It is an online shopper's first interactions that can create a loyal member or a one-and-done buyer. The strategy is to make users want to create an account, increasing retention and lifetime conversion. So I have re-designed the buyer registration touch-point to get the user to their purchase first.
The New First-Time Buyer Experience
An unregistered or un-signed in user selects Buy It Now and the user is given a directional modal, getting new users to their purchase faster and existing users signing in to personalize and ease their purchase.
First-time users come onto eBay, find the right item, tap the Buy It Now button and land on the sign in page, with options to register or continue as a guest. They are not 'Buying It Now' and they may not know how to proceed. Most new users prefer the guest route, and the layout confused even existing users.
When first-time users tap Buy It Now, start the purchasing flow.
By taking users directly to purchase, eBay is creating a more delightful first touch-point in a new user's buyer journey. Then, once the user has invested in the product by making a purchase, eBay can follow up by asking the user to register, in light of how awesome and easy it was.
The whole purchasing flow, updated with the hypothetical solution.
Contextualizing. Currently, no matter what path a new eBay user takes they will experience the same thing, task-wise and visually. So, we made the decision to update the registration experience one use case at a time. Making an experience more specific based on the situation's context and user's mental model can shape a more successful user journey.
Choosing a Flow. The vast majority of new users go through the full registration experience while in the midst of purchasing an item. This made it easy to narrow our focus on the purchase use case first, labeled Buy It Now.
What We Knew. Data identified two key points:
- Users are dropping off throughout the end-to-end registration experience, especially on the contact info page
- A large number of users, both new and existing, choose to go through the guest checkout experience
Collaborative Discovery. Through a collaborative effort, a heuristic evaluation was utilized to identify the pain points for the first-time user purchasing experience. (See Heuristic Breakdown, and Heuristic Overview)
At a high level, we identified the main problems to be inconsistency, miscommunication, and crippling functional limitation, across the entire experience, from the item page through checkout success. (See Heuristic Insights)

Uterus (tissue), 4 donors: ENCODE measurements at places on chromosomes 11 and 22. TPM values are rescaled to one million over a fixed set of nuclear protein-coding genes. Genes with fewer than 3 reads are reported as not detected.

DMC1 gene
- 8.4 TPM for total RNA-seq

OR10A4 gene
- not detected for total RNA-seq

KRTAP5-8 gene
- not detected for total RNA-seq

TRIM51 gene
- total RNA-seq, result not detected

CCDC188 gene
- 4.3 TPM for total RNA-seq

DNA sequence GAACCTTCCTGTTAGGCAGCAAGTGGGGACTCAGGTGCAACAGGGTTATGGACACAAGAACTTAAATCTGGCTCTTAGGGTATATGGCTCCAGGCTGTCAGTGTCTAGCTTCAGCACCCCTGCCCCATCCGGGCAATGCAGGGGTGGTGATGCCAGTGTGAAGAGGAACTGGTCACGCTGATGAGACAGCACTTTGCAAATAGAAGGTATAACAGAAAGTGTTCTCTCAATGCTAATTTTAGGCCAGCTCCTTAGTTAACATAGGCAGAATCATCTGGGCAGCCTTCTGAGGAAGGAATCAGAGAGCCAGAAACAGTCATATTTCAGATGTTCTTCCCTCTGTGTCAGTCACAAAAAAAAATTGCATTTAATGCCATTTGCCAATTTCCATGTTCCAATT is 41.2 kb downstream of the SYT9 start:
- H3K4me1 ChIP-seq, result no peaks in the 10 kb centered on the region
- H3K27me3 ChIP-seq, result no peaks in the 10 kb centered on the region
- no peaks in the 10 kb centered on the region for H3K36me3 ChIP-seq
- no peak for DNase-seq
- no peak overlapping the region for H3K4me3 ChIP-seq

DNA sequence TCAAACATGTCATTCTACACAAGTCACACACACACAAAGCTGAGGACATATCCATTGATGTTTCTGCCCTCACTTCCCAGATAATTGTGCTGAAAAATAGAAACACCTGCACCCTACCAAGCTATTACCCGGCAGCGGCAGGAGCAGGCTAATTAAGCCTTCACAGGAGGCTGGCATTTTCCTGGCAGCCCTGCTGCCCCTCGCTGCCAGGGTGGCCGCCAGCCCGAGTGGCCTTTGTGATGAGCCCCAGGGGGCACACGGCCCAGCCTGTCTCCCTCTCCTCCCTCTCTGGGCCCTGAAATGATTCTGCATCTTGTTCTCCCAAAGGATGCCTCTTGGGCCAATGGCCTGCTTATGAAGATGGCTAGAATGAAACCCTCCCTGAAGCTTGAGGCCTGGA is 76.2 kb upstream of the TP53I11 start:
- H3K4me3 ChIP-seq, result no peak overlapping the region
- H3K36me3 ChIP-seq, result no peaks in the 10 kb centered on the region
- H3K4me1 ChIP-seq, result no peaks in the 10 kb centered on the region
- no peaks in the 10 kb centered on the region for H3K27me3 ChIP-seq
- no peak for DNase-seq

Focusing the Problem. I focused my flow exploration on simplification and engagement to address the pain points identified during the heuristic evaluation, seen below.
Explorations. Starting out with a broad range of concepts, I used a short internal feedback loop and technical considerations to narrow down to 4 flows.
1. The Entry Portal Page - the original designs, prioritizing sign in with guest checkout and registration as secondary options.
2. Guest Checkout First (GXO First) - taking users from the View Item page straight into the guest checkout experience.
3. Registration First (Reg First) - surfacing registration when the user clicks Buy It Now, as most current eBay users stay signed in for a year.
4. Social Sign Up - use social sites to minimize the registration barrier, getting the user to purchase and creating an account.
Talking to the User. Four concepts were user tested with InVision to see what users expected, what they thought did and did not work. (See InVision prototype)
Insights from the study -
- The expectation is to go straight to payments when a user clicks Buy It Now, leaning towards Guest Checkout First.
- The Social Sign Up and Registration First models also work for users, they just achieve different goals.
- The original design was never considered by participants, qualitatively justifying our departure from its current state.
- The question becomes, do we want to prioritize getting the user to purchase or have them create an account?
Mobile First. Being that the mobile platform was the fastest growing and task driven, we moved forward with designs on the mobile web experience.